I was honoured to meet a young girl who welcomed me into her home to shoot a day in her life at her school. She is homeschooled, a difficult decision for her parents but one that is paying off. I just photographed what I saw, no tidying, propping or styling, just the camera and one light followed her moves. In her bedroom at her desk she twirled around on the swivel chair. She used the laptop for research, scribbling notes and listening to music as she worked. In a quiet snug in the playroom she curled up on soft cushions to read a book. Occasionally her loyal dog joined her, only distracted for a moment to stroke his silky ears. Whenever she wanted to she headed outdoors to explore her natural environment, climbing trees and building dens. At the weekend she met a friend to explore the nature in the woods, again I tagged along capturing the friendship and trust between the young girls.
The structure of public school is not for everyone and the popularity of homeschooling is rising with studies showing that students who are homeschooled are scoring higher than public school students in standardised tests, they seem to be smarter and more mature earlier and become self directed learners as adults.
The educational, physical and emotional freedom means students are learning what they want when they want, they can pace themselves to learn when they are ready and live in a world unencumbered with peer pressure, adolescent trends and dangerous experimentation. They can learn in their outdoor environment, exploring and being inquisitive and adventurous. Of course, advances in technology together with the availability of resources over the internet make homeschooling easier and more effective today.
Reflecting on the shoot I learnt two things. First I had to scale down the production to limited equipment, using available lighting and one strobe enabled me to capture moments as they happened. Secondly I saw how being homeschooled can be good wholesome fun, promoting moral well-being, independence and a positive approach to learning.
In the summer of 2015 I spent time in central London observing city workers conducting business in the streets and squares around their offices. Business men and women seemed to bring the office outside, standing under monuments or conducting meetings under the canopy of a shady tree on a park bench. It’s become an escalation from the coffee shop and temporary work spaces into the public spaces where we now find formal and informal business being carried out.
Business portraiture is breaking away from the suited businessperson cocooned in a stuffy office and becoming an on the go, action figure grabbing a few minutes in the day wherever they find themselves, moving forward to connect with colleagues or clinch the next deal.
Where we do business can now be visually hilarious and whimsical. The curious spaces that we now find ourselves conducting business stems from our technological driven world and that has given us a license to escape the ordinary and find extraordinary environments that we work. The oddity in today’s era has come about from being unconstrained from time and space, somewhat due to technology and some through the choice about how we want to live our lives.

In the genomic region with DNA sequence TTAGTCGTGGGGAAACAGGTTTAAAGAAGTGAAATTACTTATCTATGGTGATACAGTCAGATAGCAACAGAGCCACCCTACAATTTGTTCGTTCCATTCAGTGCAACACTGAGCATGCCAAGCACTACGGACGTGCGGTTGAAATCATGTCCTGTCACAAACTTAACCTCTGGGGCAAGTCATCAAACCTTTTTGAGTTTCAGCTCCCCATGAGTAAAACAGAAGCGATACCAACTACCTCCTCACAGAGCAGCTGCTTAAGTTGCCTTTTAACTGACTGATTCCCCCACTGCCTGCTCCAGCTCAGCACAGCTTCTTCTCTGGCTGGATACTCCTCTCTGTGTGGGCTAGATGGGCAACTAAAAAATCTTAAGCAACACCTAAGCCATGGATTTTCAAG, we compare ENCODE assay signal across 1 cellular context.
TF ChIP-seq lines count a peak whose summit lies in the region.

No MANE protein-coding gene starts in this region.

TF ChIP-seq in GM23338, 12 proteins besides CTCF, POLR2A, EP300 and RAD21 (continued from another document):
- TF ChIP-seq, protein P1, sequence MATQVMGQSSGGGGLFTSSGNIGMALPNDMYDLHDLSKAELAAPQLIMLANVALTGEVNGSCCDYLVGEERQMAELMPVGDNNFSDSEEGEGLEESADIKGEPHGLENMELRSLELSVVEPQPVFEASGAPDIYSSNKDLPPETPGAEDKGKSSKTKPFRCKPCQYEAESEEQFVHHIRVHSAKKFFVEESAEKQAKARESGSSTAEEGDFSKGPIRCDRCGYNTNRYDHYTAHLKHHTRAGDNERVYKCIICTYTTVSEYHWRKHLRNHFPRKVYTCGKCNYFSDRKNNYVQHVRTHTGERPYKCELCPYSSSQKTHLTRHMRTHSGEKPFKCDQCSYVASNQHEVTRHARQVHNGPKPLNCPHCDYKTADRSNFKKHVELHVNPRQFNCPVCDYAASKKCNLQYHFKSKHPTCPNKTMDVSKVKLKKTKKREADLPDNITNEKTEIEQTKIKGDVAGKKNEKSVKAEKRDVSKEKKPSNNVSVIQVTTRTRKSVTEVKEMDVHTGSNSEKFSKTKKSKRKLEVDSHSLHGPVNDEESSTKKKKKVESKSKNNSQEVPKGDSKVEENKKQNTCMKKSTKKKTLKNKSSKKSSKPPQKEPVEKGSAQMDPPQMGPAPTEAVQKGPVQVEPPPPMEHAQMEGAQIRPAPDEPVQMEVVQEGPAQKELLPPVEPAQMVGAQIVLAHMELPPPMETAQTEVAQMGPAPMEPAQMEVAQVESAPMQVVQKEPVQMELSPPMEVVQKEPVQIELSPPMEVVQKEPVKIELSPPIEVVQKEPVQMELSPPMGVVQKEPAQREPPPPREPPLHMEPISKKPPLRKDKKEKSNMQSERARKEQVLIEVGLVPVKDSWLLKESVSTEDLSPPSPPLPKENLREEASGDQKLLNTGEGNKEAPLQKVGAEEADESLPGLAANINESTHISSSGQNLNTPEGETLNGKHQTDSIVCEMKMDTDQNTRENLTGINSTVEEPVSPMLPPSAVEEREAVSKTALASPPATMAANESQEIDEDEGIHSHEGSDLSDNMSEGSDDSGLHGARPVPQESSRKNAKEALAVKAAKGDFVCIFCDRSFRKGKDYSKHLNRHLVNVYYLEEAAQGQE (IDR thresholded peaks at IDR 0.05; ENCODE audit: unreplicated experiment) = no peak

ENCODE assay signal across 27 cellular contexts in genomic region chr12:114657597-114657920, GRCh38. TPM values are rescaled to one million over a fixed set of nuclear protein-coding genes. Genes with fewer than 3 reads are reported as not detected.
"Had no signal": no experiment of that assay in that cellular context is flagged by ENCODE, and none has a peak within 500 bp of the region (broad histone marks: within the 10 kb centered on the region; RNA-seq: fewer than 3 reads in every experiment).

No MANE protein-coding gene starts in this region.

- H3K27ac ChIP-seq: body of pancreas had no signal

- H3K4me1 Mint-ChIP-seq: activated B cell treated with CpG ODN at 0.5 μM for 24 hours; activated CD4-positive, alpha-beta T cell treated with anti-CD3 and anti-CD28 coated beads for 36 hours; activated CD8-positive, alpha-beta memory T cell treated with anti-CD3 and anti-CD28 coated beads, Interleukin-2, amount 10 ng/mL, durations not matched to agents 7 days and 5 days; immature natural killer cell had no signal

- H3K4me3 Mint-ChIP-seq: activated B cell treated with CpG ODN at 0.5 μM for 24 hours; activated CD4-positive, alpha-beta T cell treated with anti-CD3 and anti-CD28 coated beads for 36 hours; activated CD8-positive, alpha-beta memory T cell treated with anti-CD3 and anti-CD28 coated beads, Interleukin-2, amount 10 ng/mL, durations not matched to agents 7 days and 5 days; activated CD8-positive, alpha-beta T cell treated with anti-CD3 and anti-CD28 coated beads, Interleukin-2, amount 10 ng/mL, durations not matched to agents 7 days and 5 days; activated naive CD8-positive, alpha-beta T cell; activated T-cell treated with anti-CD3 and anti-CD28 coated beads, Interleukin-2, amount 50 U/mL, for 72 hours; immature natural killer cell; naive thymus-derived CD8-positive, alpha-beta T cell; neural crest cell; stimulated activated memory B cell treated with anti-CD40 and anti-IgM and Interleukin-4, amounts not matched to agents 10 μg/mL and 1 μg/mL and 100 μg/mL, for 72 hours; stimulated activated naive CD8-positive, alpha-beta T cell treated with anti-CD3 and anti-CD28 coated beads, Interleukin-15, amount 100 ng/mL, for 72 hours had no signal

With my observations as visual references I engaged a friend to replicated these images for some business portraiture around London.
The creative process I use today is the same as when I began studying photography many years ago. Poking around my parents loft I found an image created at university in 1987. I graduated 25 years ago with distinction and this is one image from a series, the creative process I use today is the same.
Start with what you know and love
This was my first college project. I remember building and painting the lightbox for the subject, in this case the gutted fish. Lowestoft, my home town is traditionally a fishing town. All my family were fishermen and wives – hence the fish theme. Blue is my favourite colour and light is what I play with all the time in my image making.
Today I work with the same creative process. I start with an idea I am confident, passionate and/or knowledgable about. For me this is boats and water. I build the scene around it. People, props and location. Working outside requires an element of timing in order to get the best light. Light is the final part of the process, be it natural light or artificial.
Teenagers can so often get the wrong kind of attention when most of them are just growing up and exploring their interests and hobbies. They are just finding out what they are capable of, be it immersing themselves in technology of some kind, spending time with friends or listening to music through headphones. A teenage lifestyle often happens behind the closed door of their bedroom.
I was lucky enough to be able capture moments of a teenage lifestyle through 15 year old teenager Beth. She opened her door and let my camera into her world of music, study, creativity and dogs! Beth has a wonderful relationship with her pet dog Simba who is a permanent resident in her room so I had to include him in this shoot. I captured the bond between them. In this image his body rests against hers and they are so close his whiskers are tickling her.
The first beginners guide to digital photography workshop was held on the 12th January it was a great event and we received an excellent testimonial. ‘I would recommend photography training by Gary Norman. He is a dynamic trainer with an engaging style and a massive amount of knowledge, that he communicates in a way that is easy to understand.’
More workshops are planned so keep an eye on the website here.
After shooting two primary school productions I have decided to turn my attention to High school with the emphases on technology as a theme for the production.
Link to production notes here
Link to previous primary school productions here